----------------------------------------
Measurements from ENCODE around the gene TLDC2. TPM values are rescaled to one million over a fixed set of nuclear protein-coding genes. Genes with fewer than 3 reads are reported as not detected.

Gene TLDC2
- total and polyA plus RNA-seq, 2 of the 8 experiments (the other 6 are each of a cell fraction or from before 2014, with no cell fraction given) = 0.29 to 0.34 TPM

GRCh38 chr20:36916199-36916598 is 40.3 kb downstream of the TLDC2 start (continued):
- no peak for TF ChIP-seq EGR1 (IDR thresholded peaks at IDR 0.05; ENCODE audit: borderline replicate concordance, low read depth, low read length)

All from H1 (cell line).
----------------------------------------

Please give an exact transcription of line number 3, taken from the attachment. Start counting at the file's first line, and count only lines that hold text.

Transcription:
- total and polyA plus RNA-seq, 2 of the 8 experiments (the other 6 are each of a cell fraction or from before 2014, with no cell fraction given) = 0.29 to 0.34 TPM